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Publication numberUS3915459 A
Publication typeGrant
Publication dateOct 28, 1975
Filing dateMay 13, 1974
Priority dateMay 13, 1974
Also published asCA1025900A1, DE2519689A1, DE2519689C2
Publication numberUS 3915459 A, US 3915459A, US-A-3915459, US3915459 A, US3915459A
InventorsKunderman Fred K
Original AssigneeDresser Ind
Export CitationBiBTeX, EndNote, RefMan
External Links: USPTO, USPTO Assignment, Espacenet
Turbo-machinery seal
US 3915459 A
Abstract
The improved turbo-machinery seal described herein includes an annular seal body encircling the turbo-machinery rotor shaft and disposed within the housing. The seal body includes a first end arranged to frictionally and sealingly engage a radially disposed face in the housing while the seal is exposed to a pressure fluid that biases the seal body toward the radial face. In one aspect, the seal body is provided with a recess in a portion of the bore adjacent the rotor shaft that is exposed to the pressure fluid providing a biasing force on the seal body in a radial direction. In another aspect, the seal body may be provided with a seal on the outer periphery thereof that engages the housing. The area thus isolated by the seal is vented to a low pressure so that the seal body is biased radially. The purpose of the radial bias on the seal body is to provide the seal with a predetermined direction of force so that predictable results can be obtained with respect to the shaft supporting characteristics of the improved seal.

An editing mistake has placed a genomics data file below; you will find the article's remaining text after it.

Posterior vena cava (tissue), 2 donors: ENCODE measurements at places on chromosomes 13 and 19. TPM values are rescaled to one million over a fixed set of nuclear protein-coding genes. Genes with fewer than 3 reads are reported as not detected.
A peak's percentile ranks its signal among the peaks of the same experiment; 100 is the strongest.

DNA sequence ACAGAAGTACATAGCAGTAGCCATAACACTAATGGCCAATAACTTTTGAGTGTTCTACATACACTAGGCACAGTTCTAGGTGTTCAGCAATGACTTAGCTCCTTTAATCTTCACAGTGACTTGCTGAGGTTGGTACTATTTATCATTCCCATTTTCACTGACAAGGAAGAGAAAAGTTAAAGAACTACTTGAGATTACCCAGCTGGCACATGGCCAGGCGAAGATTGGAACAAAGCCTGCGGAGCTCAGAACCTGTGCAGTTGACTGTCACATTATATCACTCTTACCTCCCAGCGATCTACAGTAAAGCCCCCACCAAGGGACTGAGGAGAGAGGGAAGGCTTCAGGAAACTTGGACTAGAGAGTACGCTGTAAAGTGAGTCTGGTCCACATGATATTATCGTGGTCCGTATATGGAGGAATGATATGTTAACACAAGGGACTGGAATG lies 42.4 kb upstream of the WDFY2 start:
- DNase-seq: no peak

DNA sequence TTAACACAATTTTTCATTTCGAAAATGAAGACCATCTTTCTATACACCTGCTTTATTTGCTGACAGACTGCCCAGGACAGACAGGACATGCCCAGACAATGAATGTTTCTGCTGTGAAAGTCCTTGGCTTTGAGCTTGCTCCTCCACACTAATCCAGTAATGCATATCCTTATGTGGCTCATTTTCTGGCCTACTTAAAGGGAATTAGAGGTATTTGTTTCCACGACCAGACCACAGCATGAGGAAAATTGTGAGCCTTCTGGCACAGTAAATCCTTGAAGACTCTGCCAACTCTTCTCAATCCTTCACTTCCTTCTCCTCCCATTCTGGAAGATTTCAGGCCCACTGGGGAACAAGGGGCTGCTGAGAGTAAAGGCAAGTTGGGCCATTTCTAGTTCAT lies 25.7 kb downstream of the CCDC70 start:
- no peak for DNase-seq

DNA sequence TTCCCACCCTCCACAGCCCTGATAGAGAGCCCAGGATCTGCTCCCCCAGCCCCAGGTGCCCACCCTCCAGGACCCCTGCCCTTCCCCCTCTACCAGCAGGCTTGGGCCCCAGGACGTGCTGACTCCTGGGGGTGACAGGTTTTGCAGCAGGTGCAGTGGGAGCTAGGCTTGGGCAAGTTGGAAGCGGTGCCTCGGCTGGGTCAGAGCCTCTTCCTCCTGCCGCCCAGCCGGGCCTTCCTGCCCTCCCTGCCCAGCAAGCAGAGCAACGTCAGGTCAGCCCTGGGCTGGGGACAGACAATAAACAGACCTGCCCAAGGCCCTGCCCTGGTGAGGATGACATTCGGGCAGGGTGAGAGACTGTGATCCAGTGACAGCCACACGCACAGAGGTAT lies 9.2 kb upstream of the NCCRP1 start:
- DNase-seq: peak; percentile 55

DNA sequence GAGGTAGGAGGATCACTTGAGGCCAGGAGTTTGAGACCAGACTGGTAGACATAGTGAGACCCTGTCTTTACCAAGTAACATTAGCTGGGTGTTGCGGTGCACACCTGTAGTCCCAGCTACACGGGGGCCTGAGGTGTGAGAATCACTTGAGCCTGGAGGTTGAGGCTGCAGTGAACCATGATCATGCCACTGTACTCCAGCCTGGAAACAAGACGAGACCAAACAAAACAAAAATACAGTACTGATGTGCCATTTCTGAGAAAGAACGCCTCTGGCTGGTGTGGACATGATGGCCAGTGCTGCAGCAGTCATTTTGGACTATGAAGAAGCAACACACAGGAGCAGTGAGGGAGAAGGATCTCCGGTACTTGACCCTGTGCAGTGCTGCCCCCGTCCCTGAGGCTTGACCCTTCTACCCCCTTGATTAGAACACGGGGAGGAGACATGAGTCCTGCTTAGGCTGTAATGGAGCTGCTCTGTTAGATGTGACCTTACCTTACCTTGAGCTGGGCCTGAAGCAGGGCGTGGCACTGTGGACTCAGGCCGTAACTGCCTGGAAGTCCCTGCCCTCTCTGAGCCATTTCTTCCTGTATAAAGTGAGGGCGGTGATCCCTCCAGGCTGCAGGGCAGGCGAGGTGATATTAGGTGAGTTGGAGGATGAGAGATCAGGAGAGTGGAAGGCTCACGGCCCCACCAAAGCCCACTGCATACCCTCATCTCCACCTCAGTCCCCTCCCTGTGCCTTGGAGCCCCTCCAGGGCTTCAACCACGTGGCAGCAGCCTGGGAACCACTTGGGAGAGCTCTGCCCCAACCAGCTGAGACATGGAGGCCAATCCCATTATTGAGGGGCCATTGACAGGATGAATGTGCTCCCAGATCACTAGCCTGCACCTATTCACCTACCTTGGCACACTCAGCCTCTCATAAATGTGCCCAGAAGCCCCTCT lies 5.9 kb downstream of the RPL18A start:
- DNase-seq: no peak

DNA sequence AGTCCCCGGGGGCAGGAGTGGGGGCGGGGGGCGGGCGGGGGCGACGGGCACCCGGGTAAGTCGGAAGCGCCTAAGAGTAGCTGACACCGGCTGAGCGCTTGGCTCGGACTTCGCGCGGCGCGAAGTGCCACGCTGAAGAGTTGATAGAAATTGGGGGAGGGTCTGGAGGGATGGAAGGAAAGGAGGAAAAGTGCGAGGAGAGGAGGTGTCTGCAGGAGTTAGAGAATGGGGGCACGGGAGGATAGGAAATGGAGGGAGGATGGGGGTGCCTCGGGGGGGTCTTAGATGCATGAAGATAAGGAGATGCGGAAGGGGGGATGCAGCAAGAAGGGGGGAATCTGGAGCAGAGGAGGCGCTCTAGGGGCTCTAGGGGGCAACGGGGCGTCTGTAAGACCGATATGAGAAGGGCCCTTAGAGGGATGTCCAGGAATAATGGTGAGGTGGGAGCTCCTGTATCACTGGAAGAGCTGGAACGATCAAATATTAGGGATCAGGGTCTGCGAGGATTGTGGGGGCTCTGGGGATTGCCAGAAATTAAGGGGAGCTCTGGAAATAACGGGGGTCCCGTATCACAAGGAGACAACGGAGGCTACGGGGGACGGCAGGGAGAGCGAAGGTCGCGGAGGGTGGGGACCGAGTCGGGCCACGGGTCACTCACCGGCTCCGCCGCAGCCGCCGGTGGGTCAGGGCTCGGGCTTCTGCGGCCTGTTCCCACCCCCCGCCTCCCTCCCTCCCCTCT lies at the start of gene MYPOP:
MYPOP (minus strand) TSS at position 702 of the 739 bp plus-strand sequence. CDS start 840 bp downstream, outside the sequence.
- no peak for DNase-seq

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Description  (OCR text may contain errors)

United States Patent Kunderman Oct. 28, 1975 TURBO-MACHINERY SEAL includes an annular seal body encircling the turbo- [75] Inventor: Fred Kunderman, Olean N Y machinery rotor shaft and disposed within the housing. The seal body includes a first end arranged to fricl Assigneel Dresser Industries, Dallas, tionally and sealingly engage a radially disposed face in the housin while the seal is ex osed to a ressure [22] Filed. May 1974 fluid that bias es the seal body tow rd the radial face. PP N03 469,561 In one aspect, the seal body is provided with a recess in a portion of the bore adjacent the rotor shaft that is 52 US. Cl. 277/27; 277/75; 308/363 exposed to preissure l PFOViClMg a biasing [51] Int. Cl. F16J 15/34 on the Seal body m a radial dlfecnonj In another 58 Field of Search 277/27, 75- 308/363 the Seal body may be Pmvlded a Seal on outer periphery thereof that engages the housing. The